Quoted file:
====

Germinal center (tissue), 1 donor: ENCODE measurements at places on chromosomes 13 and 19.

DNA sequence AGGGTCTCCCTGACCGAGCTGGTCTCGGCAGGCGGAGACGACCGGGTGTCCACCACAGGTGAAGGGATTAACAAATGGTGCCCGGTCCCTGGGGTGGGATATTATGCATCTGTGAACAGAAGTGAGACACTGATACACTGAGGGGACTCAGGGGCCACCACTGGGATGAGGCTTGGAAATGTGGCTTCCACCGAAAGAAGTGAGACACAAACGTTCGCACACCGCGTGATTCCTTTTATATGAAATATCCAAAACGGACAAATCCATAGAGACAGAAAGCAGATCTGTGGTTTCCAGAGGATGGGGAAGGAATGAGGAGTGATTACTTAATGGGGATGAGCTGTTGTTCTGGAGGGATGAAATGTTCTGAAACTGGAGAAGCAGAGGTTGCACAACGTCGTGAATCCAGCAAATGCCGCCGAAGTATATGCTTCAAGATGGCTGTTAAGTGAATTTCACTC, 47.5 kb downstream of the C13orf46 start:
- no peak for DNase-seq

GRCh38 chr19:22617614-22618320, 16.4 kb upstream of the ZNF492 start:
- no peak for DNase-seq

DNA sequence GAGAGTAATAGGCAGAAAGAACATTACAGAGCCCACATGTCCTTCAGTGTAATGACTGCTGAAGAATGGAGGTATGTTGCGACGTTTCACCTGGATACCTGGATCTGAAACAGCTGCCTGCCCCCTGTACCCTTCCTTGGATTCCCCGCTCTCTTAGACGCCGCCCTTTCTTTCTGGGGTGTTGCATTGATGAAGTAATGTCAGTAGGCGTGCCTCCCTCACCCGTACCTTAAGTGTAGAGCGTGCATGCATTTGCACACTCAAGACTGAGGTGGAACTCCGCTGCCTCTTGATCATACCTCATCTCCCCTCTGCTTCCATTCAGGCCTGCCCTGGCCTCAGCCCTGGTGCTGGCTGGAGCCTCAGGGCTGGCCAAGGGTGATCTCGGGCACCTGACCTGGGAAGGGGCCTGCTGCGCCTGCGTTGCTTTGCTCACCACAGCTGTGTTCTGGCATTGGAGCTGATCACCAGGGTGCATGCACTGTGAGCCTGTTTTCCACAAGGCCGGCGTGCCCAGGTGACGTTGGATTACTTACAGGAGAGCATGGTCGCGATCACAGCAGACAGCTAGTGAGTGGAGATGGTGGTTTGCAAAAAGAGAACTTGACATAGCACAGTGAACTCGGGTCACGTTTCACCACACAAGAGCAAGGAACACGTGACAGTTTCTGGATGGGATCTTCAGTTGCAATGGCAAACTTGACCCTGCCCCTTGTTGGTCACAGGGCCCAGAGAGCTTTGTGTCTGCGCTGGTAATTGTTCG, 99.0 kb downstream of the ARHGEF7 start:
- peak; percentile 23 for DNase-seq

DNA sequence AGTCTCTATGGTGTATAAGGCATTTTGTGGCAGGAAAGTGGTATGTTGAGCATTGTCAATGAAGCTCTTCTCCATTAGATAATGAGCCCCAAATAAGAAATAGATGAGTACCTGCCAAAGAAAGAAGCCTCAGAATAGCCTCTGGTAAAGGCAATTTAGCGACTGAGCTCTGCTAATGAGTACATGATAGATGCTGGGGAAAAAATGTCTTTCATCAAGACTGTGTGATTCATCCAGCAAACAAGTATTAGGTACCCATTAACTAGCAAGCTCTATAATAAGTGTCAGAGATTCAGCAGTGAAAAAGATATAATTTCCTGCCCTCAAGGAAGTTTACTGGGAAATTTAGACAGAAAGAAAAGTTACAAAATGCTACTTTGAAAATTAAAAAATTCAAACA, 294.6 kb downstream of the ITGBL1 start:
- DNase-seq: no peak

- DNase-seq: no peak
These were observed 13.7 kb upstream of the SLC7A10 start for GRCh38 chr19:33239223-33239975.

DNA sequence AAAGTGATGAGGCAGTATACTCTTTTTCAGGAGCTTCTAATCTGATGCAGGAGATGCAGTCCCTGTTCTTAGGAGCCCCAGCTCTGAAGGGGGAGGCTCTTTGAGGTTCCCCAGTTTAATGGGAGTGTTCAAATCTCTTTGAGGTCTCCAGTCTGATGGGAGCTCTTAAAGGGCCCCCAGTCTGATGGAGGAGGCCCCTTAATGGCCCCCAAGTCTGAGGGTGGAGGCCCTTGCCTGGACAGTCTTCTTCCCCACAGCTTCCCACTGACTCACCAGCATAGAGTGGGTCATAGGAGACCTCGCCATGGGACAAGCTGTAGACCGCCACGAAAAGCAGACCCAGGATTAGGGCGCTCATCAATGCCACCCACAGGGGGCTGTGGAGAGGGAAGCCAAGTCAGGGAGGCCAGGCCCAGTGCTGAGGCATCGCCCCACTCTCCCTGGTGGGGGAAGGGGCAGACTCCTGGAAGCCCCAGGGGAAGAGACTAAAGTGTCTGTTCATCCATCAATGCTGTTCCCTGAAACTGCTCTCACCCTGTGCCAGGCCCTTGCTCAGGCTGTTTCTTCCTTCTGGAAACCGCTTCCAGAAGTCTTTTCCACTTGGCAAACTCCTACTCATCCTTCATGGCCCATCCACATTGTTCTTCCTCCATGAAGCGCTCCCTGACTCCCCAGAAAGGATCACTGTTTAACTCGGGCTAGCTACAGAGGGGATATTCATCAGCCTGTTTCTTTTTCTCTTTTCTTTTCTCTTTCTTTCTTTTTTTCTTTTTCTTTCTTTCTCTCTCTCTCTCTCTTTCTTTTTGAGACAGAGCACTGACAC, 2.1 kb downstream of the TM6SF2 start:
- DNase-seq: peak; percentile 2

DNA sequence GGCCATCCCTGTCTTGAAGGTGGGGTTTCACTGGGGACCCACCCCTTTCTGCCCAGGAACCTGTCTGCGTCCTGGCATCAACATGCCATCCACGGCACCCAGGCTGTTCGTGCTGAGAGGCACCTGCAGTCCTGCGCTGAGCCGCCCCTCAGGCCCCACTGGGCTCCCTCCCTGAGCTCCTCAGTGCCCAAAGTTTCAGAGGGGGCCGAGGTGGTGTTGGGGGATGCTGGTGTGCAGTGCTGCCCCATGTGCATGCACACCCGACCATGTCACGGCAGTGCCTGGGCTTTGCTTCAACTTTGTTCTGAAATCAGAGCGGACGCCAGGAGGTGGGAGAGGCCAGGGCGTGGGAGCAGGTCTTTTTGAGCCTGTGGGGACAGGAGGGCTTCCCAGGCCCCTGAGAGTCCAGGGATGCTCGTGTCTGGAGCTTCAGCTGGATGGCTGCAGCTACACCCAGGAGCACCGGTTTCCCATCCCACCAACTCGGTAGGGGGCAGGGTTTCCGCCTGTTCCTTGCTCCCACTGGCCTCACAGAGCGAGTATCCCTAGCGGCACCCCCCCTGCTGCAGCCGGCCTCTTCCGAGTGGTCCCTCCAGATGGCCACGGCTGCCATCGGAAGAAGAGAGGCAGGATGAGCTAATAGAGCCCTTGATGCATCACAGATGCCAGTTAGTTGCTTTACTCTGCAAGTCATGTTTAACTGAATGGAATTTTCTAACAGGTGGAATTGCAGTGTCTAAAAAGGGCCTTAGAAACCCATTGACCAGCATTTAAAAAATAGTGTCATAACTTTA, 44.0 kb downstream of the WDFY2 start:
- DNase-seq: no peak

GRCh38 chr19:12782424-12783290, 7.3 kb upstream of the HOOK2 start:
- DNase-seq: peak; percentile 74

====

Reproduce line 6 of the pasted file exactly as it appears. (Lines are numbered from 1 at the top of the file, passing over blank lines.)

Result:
DNA sequence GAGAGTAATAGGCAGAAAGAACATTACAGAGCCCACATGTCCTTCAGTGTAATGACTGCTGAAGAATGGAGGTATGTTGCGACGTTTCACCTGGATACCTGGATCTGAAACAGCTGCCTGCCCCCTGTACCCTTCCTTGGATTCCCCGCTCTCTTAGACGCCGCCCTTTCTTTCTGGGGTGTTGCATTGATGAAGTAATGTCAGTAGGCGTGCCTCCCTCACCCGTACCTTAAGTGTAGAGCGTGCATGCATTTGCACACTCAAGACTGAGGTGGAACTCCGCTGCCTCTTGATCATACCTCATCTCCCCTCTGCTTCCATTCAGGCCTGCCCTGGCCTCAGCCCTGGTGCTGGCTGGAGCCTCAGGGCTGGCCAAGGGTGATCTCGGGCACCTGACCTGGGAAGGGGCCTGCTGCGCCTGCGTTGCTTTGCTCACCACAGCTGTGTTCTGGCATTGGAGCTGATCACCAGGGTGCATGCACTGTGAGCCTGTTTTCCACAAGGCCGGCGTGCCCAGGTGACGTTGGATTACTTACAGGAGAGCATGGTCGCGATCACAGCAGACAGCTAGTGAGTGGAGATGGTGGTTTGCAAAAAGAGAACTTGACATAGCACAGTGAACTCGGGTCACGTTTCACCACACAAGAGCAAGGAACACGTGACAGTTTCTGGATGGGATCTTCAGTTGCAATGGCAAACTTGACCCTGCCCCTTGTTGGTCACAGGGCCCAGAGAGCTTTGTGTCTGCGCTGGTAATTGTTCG, 99.0 kb downstream of the ARHGEF7 start: